We’re all refugees

Abraham was a landless migrant.

In Abraham, not only do we have an example of what it means to be a modern-day migrant, but also a metaphor of what it means to be human in a broken Creation.

As N. T. Wright points out, if we look at the meta-narrative of scripture, we see that, because of idolatry, God cast us out of Eden. Since then, both spiritually and physically, we have lost our true Home, our place with God, and have from that time only been getting glimpses of what our true Home is. (For ‘Home’ think belonging, love, security, open relationships, good memories and achievements, etc). Much is written in prose and poetry trying to get at what ‘Home’ once was and could be.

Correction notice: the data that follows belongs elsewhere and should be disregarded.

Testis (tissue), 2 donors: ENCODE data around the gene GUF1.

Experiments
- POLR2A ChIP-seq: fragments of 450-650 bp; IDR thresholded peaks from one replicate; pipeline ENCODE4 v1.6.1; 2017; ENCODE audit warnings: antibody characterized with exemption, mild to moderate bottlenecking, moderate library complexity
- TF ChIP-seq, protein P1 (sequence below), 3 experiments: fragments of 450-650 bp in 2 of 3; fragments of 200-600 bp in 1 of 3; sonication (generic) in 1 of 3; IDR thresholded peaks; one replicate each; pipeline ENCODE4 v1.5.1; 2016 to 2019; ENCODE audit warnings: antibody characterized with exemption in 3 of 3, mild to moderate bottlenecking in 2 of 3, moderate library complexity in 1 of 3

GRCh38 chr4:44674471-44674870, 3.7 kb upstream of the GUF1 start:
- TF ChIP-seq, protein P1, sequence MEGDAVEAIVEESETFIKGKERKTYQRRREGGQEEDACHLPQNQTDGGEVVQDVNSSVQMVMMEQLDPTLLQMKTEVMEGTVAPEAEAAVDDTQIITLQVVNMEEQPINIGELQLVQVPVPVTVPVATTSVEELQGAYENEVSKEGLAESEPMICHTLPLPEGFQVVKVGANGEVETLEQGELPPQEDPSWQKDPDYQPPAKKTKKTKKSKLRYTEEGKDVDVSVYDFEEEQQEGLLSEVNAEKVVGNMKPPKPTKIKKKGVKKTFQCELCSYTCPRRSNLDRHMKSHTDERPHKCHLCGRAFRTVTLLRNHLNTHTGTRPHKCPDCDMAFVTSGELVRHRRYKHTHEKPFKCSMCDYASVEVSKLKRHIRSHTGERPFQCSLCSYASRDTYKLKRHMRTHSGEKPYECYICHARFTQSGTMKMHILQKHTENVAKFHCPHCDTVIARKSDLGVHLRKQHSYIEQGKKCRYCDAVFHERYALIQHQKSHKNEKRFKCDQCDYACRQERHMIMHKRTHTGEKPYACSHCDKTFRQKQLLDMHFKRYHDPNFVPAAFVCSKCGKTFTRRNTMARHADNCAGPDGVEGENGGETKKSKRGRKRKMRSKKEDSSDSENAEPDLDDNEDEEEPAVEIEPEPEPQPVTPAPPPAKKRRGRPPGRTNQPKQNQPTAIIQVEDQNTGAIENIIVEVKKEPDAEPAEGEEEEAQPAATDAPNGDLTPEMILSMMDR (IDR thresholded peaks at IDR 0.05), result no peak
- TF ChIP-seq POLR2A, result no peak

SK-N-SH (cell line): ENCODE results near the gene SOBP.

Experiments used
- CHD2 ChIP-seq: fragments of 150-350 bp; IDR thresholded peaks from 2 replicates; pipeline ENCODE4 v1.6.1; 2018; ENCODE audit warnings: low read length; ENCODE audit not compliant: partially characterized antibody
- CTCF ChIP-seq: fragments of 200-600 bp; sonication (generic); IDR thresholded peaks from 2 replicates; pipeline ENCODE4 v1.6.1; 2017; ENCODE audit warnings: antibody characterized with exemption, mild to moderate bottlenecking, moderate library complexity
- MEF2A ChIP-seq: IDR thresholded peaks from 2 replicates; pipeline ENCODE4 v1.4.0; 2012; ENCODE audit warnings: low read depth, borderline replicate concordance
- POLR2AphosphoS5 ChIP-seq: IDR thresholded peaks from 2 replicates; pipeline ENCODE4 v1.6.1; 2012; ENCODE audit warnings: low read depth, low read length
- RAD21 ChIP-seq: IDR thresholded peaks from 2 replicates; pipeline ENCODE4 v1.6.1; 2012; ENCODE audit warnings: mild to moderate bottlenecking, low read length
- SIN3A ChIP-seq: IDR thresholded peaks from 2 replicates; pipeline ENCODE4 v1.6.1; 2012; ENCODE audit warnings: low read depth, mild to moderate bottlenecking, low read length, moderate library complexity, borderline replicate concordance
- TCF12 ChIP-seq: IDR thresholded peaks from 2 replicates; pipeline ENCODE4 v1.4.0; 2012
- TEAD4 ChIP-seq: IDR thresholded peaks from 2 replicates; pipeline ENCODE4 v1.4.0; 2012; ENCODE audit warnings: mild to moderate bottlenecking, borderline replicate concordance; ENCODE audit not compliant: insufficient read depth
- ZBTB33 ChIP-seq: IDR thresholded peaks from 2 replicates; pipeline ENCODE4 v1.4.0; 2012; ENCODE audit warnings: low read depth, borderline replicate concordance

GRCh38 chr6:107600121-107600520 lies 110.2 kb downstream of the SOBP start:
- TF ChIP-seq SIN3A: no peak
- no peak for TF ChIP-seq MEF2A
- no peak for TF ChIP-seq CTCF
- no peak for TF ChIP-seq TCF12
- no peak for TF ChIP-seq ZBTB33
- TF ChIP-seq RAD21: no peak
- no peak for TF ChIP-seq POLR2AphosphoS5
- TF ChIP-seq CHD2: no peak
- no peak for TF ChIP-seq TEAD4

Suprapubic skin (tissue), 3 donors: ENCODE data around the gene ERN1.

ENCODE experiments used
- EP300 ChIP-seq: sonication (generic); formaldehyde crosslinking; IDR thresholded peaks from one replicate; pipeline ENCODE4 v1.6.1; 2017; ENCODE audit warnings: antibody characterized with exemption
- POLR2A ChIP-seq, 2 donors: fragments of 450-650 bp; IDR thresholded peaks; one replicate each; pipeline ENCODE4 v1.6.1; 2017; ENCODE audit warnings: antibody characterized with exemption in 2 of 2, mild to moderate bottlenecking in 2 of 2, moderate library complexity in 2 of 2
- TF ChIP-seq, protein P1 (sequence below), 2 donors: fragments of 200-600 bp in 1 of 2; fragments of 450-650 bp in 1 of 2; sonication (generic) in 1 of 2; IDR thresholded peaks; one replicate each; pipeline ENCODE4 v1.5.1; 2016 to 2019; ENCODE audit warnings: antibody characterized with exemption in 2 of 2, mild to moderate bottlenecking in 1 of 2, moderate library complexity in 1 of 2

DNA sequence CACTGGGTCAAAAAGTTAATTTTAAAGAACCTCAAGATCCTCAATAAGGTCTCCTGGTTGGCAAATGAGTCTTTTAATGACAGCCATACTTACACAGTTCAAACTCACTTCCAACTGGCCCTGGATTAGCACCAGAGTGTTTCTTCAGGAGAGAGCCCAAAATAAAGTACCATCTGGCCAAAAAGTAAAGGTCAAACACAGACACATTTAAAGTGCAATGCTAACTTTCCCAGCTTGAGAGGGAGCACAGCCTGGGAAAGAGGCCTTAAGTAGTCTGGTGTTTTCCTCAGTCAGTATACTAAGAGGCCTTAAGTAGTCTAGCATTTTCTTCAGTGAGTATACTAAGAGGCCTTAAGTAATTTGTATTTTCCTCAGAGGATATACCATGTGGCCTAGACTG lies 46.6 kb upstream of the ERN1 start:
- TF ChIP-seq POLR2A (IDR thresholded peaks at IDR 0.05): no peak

Importantly though, through the grace of God, Abraham, the true example of a migrant, with no home and the added heartache of having no chance of a future with children, was chosen to begin God’s project of release from exile.

       This so fits the unfolding of God’s plan in the Old Testament narrative of Israel’s wandering in sin and God’s grace in bringing them out of exile.  This climaxes in Jesus choosing Passover in which to carry out his vocation of dying on the cross and resurrecting on the third day. Here, Jesus is the start (first-fruit) of bringing the whole of humanity back from the migration from Eden and beginning the New Creation. Exile is finished, our Home is restored and our future guaranteed. Maybe this is why the gospel has such an effect on modern-day migrants?           

Andrew Smith